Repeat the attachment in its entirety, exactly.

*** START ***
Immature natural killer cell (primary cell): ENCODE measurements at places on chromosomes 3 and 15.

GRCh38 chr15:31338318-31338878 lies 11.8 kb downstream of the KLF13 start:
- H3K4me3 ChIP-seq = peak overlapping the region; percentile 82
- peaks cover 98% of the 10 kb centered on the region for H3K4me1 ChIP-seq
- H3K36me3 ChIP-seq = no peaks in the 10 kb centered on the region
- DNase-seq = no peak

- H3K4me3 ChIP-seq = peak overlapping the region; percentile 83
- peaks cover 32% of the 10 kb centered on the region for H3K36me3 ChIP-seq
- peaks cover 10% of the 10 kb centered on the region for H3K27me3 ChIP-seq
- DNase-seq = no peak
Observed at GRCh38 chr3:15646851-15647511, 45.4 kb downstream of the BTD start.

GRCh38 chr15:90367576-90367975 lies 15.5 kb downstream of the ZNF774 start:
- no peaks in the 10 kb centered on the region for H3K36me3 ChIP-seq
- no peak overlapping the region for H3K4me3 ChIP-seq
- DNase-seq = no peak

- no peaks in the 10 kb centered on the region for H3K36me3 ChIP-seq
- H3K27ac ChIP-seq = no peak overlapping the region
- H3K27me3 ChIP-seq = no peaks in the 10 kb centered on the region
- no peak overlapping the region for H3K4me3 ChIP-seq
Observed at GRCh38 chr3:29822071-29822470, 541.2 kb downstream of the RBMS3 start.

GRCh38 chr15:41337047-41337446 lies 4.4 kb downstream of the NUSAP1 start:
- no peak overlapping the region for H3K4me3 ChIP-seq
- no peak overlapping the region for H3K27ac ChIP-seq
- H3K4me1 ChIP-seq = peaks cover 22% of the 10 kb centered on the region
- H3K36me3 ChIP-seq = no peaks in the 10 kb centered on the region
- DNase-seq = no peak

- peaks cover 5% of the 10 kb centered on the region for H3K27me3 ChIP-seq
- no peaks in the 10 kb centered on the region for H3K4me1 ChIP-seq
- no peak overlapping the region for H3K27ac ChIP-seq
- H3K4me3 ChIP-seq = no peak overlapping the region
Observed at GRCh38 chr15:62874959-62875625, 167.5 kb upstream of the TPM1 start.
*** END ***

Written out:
Immature natural killer cell (primary cell): ENCODE measurements at places on chromosomes 3 and 15.

GRCh38 chr15:31338318-31338878 lies 11.8 kb downstream of the KLF13 start:
- H3K4me3 ChIP-seq = peak overlapping the region; percentile 82
- peaks cover 98% of the 10 kb centered on the region for H3K4me1 ChIP-seq
- H3K36me3 ChIP-seq = no peaks in the 10 kb centered on the region
- DNase-seq = no peak

- H3K4me3 ChIP-seq = peak overlapping the region; percentile 83
- peaks cover 32% of the 10 kb centered on the region for H3K36me3 ChIP-seq
- peaks cover 10% of the 10 kb centered on the region for H3K27me3 ChIP-seq
- DNase-seq = no peak
Observed at GRCh38 chr3:15646851-15647511, 45.4 kb downstream of the BTD start.

GRCh38 chr15:90367576-90367975 lies 15.5 kb downstream of the ZNF774 start:
- no peaks in the 10 kb centered on the region for H3K36me3 ChIP-seq
- no peak overlapping the region for H3K4me3 ChIP-seq
- DNase-seq = no peak

- no peaks in the 10 kb centered on the region for H3K36me3 ChIP-seq
- H3K27ac ChIP-seq = no peak overlapping the region
- H3K27me3 ChIP-seq = no peaks in the 10 kb centered on the region
- no peak overlapping the region for H3K4me3 ChIP-seq
Observed at GRCh38 chr3:29822071-29822470, 541.2 kb downstream of the RBMS3 start.

GRCh38 chr15:41337047-41337446 lies 4.4 kb downstream of the NUSAP1 start:
- no peak overlapping the region for H3K4me3 ChIP-seq
- no peak overlapping the region for H3K27ac ChIP-seq
- H3K4me1 ChIP-seq = peaks cover 22% of the 10 kb centered on the region
- H3K36me3 ChIP-seq = no peaks in the 10 kb centered on the region
- DNase-seq = no peak

- peaks cover 5% of the 10 kb centered on the region for H3K27me3 ChIP-seq
- no peaks in the 10 kb centered on the region for H3K4me1 ChIP-seq
- no peak overlapping the region for H3K27ac ChIP-seq
- H3K4me3 ChIP-seq = no peak overlapping the region
Observed at GRCh38 chr15:62874959-62875625, 167.5 kb upstream of the TPM1 start.